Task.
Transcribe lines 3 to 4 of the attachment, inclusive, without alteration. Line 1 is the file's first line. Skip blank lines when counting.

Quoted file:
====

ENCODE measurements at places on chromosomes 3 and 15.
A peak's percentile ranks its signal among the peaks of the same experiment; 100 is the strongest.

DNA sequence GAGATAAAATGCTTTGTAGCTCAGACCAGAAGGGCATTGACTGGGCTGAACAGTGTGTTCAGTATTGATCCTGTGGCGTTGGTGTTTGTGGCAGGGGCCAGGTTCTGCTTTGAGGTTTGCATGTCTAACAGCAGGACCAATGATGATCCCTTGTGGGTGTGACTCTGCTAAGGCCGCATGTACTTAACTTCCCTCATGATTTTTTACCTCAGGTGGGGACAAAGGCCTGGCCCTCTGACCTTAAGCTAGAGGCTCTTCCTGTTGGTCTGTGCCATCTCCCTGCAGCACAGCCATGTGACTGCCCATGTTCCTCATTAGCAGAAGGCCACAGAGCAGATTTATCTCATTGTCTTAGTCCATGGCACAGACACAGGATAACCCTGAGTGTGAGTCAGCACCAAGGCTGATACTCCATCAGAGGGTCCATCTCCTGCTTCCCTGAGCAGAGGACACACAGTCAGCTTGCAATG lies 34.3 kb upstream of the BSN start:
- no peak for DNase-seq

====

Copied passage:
DNA sequence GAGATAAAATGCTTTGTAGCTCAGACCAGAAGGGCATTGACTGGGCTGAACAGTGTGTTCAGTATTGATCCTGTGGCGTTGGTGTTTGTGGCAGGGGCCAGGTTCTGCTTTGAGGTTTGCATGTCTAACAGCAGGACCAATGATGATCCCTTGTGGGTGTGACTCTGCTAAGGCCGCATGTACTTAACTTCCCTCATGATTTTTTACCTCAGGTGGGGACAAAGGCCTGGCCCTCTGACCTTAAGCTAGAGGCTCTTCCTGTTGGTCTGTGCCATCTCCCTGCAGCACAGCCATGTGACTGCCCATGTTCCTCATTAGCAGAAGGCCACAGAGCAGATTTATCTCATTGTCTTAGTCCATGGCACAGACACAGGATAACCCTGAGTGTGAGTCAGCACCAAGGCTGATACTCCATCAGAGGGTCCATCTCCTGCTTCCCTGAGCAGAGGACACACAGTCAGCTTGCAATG lies 34.3 kb upstream of the BSN start:
- no peak for DNase-seq